Well, what we have in the case of the Mumps is a mid ’70s New York rock band that came up via the CBGBs scene, made up of a handful of guys who got together in Mrs. Loud’s equal opportunity garage and took a shot at creating their own kind of music. Their lead singer, Lance Loud, had come out as gay on national television in 1973 during an episode of the PBS documentary series, An American Family. (This was before people got paid to appear on “reality TV” and pretty unheard of at the time, kids.) At the same time he was starting a band, sometimes called Loud, which eventually morphed into Mumps. There’s a lot of interesting history and plenty of great anecdotes about their exploits in the liner notes here, but suffice to say that though the band was clearly one of the better bands on the scene, they are – today – certainly way less known than Talking Heads, Ramones, Blondie, Television, et. al. Regardless of their actual popularity, Mumps deserves to be heard.

As you may remember from the opening of this review (oh, so long ago), they mix rock, punk, musical theater and more in a Rocky Horror Picture Show meets new wave combo that must have been pretty cool to witness in-person. In fact, it’s likely that the songs here that seem a bit over-the-top in the drama sweepstakes were probably quite exciting on stage. Think of Queen, if that band were more lighthearted, yet socially-conscious and a little less polished. Or maybe Sparks without the brother. (You pick which one…) With lyrics like “I wish I could’ve seen your face before the accident” – just one of the severely smart-assed variety – you can bet that these guys, or at least Lance Loud, were probably the clowns in their class. And if you weren’t of the “I’d like to punch that guy in the face” persuasion then you probably would’ve dug having any of the Mumps in at least your most-boring junior high period. The LP version of Rock & Roll This… is a 14-track affair, while the CD adds 9 more (all very worthwhile), including two never-before-released Loud tracks. Releases like this ought to give you reassurance that, just when you think you’ve heard every band you should have, there’s always the likelihood of you catching something as bad – and by that, I mean good – as the Mumps. – Marsh Gooch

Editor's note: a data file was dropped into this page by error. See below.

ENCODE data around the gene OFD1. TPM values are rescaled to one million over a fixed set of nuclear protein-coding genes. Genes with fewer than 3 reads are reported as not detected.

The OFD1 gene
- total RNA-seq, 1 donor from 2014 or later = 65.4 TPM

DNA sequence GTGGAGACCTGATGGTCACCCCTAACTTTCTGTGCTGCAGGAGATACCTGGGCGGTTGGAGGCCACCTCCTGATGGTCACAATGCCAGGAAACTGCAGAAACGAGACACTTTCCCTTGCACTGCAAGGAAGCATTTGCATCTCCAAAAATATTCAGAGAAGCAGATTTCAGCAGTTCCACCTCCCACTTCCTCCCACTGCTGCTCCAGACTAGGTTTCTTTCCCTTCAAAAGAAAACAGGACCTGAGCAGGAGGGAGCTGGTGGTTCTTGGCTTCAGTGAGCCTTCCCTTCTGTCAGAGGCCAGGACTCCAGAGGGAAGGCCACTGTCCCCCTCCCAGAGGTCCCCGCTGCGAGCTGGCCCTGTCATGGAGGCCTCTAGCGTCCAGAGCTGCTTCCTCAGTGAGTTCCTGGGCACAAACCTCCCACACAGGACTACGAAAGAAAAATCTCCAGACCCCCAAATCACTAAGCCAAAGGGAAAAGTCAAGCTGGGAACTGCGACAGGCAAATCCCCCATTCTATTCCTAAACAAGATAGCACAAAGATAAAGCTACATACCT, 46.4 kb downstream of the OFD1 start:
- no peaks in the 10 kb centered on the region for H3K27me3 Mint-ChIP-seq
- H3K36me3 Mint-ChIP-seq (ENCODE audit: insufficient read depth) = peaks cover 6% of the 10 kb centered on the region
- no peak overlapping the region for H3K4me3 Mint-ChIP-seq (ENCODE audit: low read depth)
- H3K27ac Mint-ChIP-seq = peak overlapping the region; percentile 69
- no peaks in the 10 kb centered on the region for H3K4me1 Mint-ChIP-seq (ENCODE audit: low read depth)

4/5 (Omnivore OVCD-417, 2021)

* What kind of rock critic do you get when you mix equal parts “I don’t care what you think” and “I sincerely hope you think I’m a genius”? (Picture me using both hands to point back at myself) THIS GUY!

 

Tagged

Alex Chilton & Hi Rhythm Section • Boogie Shoes: Live on Beale Street [CD, LP]

Chillin’ to Chilton… what could be more enjoyable as late spring heads into summer? I nearly forgot about this one – it slipped down between the seat and the transmission hump and sat there for over a month before I thought, “Isn’t that new ALEX CHILTON & HI RHYTHM SECTION thing coming out soon?” Sure enough, it’s out now. Boogie Shoes: Live on Beale Street is the kind of short ’n’ snappy one-set show that you want to listen to over and over again. Chilton and his one-off backing band – made up of some of Memphis’s most esteemed musicians – got together for one benefit show in 1999 and luckily someone had the forethought to record it for future enjoyment.

Fact is, Chilton and band had not one rehearsal prior to this performance and you’d never notice it: these guys are the right amount of tight for a live set, never mechanical, yet never too loosey goosey either. The ten songs range from covers of Little Richard and Chuck Berry to Jimmy Reed, The Supremes and even K.C. & The Sunshine Band (the title track). With no missteps in song choice, this ten-song, 45 minute disc keeps the boogie factor high and the “ugh” factor to a bare minimum. Sure, I’d have brought the guitar up in the mix some. I might have asked “Hubie” Mitchell to use some more authentic sounding keyboard sounds (the organ’s not as organic as I’d like it). Maybe I would have had the guys play “Lucille” a whole step lower, as it’s just about out of Alex’s range. Finally, I’d wish that closer “Trying to Live My Life Without You” didn’t have to be faded out so early. But remember: I’m a critic. I’m supposed to point out the things that stand out, good and bad. Or in this case, neither good nor bad just noticeable. But what’s most noticeable is the fun vibe of this set. Besides the obvious good vibes people got from performing at or attending a benefit concert for Memphis promoter Fred Ford, a good time must’ve been had by all if the sound of this release is any indication. And at this late date, in this particular context, what it sounds like and whether any of us would listen to it more than once is of utmost importance.

When two disparate legends come together it’s not necessarily gonna be a success. But – at least this one time – getting rocker Chilton and Hi Records’ ace rhythm and horn sections to don their boogie shoes together was as close to a perfect fit as you could ask for. – Marsh Gooch

3.5/5 (Omnivore Recordings OVCD-420, 2021)

Tagged
%d bloggers like this: